If I Started a Coffee Company (Part 1)

If I were to establish my own coffee company, it would be a nonprofit organization focused on bringing the long-term unemployed back into the workforce. The current business climate takes otherwise capable workers and turns them into pariahs the moment a certain amount of time passes since the last time they held a steady job. This distinction is impossible to overcome because, for every long-term unemployed individual, there are numerous people who are just entering the job market. What’s left for the people who have worked endlessly to find another job? Peanuts. They get peanuts. That’s not a way to live.

Coffee shops have difficulties rising to the top of the pack. If they’re not Starbucks, they might as well never open their doors. A coffee shop that’s worth anything needs to have integrity above all else. At the end of the day, corporate locations bring little to the table other than the same formulaic swill that’s optimized to maximize the return on investment for the corporation, not the enjoyment of the customer. We go to these locations because they’re convenient, not because they offer a good cup of coffee. We would rather go to a place that’s near than seek out something that makes a quality product.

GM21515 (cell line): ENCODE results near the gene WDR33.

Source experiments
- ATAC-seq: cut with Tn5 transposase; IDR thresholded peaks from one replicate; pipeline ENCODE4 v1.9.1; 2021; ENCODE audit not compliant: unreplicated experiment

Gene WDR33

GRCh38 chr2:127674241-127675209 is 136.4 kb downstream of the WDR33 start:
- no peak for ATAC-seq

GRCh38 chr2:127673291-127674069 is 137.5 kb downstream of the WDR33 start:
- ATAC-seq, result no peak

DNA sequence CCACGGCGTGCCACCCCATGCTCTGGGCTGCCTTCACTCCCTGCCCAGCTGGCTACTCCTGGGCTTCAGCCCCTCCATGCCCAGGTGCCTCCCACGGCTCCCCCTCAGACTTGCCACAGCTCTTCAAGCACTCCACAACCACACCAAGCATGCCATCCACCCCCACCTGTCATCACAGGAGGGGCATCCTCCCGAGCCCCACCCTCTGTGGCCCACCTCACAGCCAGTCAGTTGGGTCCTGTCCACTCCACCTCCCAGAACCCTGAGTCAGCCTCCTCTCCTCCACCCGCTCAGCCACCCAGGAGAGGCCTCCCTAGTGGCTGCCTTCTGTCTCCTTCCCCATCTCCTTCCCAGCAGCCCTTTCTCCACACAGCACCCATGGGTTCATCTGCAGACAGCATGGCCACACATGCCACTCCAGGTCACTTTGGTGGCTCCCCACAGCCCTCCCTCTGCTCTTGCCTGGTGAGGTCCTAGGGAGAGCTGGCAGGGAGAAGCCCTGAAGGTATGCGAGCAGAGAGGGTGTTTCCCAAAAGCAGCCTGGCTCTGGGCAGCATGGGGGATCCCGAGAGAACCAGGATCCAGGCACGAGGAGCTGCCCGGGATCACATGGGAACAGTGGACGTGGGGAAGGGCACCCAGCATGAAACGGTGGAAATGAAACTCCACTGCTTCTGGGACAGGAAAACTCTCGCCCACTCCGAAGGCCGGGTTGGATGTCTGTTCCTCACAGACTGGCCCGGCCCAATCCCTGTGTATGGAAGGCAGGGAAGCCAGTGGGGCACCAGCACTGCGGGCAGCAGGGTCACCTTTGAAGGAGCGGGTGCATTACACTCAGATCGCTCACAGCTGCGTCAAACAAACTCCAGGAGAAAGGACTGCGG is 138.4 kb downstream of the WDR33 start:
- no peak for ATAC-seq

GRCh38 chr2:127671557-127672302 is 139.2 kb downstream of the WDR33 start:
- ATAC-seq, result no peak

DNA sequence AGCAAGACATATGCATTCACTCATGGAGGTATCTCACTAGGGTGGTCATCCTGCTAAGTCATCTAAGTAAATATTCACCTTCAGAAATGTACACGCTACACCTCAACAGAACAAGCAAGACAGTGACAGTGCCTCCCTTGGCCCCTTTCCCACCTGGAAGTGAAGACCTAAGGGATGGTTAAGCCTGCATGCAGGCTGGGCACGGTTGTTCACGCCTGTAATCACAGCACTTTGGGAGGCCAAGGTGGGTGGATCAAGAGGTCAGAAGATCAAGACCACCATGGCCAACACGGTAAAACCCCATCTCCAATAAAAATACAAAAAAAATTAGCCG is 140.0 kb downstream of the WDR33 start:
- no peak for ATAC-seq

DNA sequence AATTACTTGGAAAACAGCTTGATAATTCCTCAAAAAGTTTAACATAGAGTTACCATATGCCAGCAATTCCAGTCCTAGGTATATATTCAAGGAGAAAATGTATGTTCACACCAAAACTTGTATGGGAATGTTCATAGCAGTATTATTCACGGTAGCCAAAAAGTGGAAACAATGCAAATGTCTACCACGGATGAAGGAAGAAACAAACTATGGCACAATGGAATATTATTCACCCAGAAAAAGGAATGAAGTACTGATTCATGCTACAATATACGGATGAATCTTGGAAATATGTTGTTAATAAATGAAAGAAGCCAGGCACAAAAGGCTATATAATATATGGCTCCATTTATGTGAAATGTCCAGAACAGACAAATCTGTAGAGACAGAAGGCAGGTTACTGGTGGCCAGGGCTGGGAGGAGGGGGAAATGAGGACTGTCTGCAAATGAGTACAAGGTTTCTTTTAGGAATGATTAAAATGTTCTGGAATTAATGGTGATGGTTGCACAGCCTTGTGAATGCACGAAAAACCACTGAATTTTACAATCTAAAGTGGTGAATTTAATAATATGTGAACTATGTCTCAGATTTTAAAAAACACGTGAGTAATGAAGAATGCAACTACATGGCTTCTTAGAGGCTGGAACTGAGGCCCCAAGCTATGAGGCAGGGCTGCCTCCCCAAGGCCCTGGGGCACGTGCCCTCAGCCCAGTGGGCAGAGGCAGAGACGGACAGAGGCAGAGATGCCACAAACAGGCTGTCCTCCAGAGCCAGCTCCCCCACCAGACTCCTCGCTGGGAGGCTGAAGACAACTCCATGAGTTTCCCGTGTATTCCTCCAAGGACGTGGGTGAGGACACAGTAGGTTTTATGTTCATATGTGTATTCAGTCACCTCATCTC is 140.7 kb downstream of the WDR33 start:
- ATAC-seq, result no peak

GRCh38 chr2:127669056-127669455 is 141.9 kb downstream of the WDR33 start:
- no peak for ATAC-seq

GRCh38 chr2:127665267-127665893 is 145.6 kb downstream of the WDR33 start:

My coffee company would operate under the model of giving customers the best product possible while reinforcing the philanthropic model I previously mentioned. Quality over profits needs to be a model to which every company in every industry should return. Staying in business is one thing. Sacrificing everything you stand for to keep your doors open is something else entirely. A balance has to be struck that’s not being struck at any business of which I’m aware. Churning out product is difficult if you’re doing so with quality ingredients, so there’s no reason to keep up such a frantic pace.

I’m tired of walking through the doors of businesses where I can tell how little the people working there care about me. “Customer service” has nothing to do with the actual customer. It’s an advertising slogan that every company adopts to create the belief that they care about their customers or the people who work for them. A company can’t practice genuine customer service. The cost of taking care of people is too much for companies to handle. They do enough to keep their customers happy enough to continue walking through the door.


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